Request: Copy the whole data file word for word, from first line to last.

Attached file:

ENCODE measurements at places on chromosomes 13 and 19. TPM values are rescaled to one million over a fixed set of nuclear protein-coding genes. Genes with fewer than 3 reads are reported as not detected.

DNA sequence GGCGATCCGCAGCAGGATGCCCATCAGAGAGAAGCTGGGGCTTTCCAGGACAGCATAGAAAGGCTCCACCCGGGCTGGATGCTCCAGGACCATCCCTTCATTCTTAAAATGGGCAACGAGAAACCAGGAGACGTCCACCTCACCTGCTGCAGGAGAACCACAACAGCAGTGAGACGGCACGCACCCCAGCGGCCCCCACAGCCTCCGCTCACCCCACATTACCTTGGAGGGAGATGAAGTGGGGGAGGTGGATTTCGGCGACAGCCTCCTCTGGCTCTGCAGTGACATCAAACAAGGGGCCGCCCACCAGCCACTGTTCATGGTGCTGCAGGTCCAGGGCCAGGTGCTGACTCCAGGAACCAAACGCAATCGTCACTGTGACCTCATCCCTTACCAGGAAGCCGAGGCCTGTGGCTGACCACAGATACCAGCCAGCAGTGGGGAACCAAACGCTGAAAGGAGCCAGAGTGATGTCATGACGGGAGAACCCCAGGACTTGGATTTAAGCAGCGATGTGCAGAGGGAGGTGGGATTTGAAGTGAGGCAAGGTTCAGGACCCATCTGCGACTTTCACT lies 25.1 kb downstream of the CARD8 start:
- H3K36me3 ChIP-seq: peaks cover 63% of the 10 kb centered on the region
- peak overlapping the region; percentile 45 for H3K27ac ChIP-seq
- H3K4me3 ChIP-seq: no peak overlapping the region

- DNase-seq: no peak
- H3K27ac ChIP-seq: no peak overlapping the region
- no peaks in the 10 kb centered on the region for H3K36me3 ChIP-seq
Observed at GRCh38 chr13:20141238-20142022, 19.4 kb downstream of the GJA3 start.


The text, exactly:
ENCODE measurements at places on chromosomes 13 and 19. TPM values are rescaled to one million over a fixed set of nuclear protein-coding genes. Genes with fewer than 3 reads are reported as not detected.

DNA sequence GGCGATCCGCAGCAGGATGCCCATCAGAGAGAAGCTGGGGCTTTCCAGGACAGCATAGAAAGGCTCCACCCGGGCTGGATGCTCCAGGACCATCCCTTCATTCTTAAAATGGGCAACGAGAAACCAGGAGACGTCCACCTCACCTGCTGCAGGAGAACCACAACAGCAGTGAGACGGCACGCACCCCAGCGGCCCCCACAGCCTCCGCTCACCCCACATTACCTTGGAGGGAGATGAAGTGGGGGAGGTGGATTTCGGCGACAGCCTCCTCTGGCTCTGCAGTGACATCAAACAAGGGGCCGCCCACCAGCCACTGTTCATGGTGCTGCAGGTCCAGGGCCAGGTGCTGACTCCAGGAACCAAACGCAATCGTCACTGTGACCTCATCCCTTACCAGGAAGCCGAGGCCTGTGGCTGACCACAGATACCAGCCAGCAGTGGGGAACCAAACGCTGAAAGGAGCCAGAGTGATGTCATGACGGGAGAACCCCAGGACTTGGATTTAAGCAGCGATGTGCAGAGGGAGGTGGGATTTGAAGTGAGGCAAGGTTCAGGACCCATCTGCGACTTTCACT lies 25.1 kb downstream of the CARD8 start:
- H3K36me3 ChIP-seq: peaks cover 63% of the 10 kb centered on the region
- peak overlapping the region; percentile 45 for H3K27ac ChIP-seq
- H3K4me3 ChIP-seq: no peak overlapping the region

- DNase-seq: no peak
- H3K27ac ChIP-seq: no peak overlapping the region
- no peaks in the 10 kb centered on the region for H3K36me3 ChIP-seq
Observed at GRCh38 chr13:20141238-20142022, 19.4 kb downstream of the GJA3 start.